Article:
National Institute of Standards and Technology (NIST) researchers maintain they have developed a means of increasing primary SARS-CoV-2 virus testing sensitivity to help identify those who are asymptomatic.
Findings published in Analytical and Bioanalytical Chemistry outlined a mathematical technique for perceiving faint signals in diagnostic test data indicating the presence of the virus. The signals can escape detection when the number of viral particles found in a patient’s nasal swab test sample is low. The team’s method helps a modest signal stand out more clearly.
“Applying our technique could make the swab test up to 10 times more sensitive,” Paul Patrone, a NIST physicist and a co-author on the team’s paper, said. “It could potentially spot more people who are carrying the virus but whose viral count is too low for the current test to give a positive result.”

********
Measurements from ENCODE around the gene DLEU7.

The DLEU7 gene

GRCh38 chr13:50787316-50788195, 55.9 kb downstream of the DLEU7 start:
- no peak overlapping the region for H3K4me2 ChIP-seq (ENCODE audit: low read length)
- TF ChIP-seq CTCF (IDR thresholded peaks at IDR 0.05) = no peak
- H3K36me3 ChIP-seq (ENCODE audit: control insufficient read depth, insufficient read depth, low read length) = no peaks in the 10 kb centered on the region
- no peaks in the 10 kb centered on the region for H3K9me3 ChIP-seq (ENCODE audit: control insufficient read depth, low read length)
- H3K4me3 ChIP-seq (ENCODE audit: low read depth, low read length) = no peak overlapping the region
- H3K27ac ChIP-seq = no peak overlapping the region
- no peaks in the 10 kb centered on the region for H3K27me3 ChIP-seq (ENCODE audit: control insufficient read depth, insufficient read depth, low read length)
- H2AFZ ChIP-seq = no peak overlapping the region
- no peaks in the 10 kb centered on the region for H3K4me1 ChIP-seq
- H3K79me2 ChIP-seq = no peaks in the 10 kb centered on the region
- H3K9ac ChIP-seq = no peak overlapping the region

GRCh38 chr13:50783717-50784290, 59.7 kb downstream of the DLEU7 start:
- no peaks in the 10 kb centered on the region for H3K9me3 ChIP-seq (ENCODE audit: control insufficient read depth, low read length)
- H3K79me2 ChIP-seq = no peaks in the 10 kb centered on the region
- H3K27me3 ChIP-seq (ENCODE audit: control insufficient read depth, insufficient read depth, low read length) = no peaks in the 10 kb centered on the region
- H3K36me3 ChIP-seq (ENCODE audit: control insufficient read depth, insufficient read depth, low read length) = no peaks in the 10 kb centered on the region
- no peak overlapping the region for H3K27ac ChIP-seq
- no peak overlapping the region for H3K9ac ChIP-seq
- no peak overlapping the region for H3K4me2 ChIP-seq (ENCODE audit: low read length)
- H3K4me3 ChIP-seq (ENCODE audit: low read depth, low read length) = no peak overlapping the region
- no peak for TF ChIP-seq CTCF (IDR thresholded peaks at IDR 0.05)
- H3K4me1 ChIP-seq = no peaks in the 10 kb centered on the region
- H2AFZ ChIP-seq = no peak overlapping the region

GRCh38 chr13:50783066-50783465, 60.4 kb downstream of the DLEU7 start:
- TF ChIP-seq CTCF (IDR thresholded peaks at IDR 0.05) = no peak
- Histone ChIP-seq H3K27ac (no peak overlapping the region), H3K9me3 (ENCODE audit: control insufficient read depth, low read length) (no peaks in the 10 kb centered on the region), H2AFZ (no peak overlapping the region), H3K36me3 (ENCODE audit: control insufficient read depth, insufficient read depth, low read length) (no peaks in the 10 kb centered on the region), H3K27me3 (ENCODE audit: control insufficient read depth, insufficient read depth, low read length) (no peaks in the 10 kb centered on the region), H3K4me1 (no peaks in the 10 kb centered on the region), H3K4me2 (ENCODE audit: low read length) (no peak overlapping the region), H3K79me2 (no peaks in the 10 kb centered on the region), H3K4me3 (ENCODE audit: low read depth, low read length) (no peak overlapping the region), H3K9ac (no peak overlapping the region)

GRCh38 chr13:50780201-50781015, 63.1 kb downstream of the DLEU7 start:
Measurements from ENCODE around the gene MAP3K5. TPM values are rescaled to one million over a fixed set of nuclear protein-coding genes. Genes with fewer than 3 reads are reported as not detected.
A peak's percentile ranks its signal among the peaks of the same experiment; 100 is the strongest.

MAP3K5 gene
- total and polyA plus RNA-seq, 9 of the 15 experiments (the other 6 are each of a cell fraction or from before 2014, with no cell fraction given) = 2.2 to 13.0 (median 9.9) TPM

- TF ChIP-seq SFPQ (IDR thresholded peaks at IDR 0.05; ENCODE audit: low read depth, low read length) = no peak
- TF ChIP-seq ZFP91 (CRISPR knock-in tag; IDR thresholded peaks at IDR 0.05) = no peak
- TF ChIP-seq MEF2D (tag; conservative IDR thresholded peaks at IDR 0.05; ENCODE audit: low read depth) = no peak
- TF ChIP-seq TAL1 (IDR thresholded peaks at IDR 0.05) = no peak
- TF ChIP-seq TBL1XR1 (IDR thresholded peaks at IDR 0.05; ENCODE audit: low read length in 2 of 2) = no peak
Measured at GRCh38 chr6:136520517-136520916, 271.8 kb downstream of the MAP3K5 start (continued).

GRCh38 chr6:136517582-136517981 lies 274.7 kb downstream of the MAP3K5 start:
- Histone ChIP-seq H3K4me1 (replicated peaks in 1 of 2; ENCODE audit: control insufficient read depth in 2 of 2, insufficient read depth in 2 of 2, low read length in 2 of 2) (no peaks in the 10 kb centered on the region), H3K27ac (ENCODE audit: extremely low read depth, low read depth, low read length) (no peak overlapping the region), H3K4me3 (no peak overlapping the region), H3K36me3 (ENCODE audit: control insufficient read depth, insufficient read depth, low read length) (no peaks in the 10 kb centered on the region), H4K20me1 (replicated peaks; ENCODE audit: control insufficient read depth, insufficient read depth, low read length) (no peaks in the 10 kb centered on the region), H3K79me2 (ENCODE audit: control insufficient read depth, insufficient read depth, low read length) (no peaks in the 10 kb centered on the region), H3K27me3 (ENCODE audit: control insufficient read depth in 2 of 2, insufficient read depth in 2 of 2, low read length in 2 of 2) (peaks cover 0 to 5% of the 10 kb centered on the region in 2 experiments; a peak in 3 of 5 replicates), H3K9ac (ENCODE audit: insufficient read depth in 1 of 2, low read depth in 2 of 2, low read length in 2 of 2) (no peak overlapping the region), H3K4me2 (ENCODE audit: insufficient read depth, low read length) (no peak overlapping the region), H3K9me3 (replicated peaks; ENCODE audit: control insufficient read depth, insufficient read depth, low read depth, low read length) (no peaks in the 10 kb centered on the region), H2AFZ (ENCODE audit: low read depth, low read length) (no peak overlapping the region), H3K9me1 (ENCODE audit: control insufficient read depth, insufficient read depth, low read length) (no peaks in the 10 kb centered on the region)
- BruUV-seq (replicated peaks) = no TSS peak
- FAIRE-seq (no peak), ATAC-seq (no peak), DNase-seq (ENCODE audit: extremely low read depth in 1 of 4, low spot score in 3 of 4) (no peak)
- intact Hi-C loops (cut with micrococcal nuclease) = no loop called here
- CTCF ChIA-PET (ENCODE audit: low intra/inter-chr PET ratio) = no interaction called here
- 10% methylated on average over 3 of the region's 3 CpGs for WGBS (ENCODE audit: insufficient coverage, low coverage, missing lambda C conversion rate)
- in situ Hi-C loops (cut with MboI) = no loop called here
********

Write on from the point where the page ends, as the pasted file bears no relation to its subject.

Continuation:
Researchers learned the shape of a positive test graph — a flat, noisy beginning followed by a spike — is found even in data that currently does not trigger a positive test result.
The research paper offers a formal proof that the shapes are mathematically similar to triangles with the same angles and proportions despite being larger or smaller than one another. The theoretical evidence is applied in a routine a computer can use to recognize the data’s reference shape.
“Our work is a potentially easy fix because it’s an advance in the data analysis,” Patrone said. “It can easily be incorporated into the protocol of any lab or testing instrument, so it could have an immediate impact on the trajectory of the health crisis.”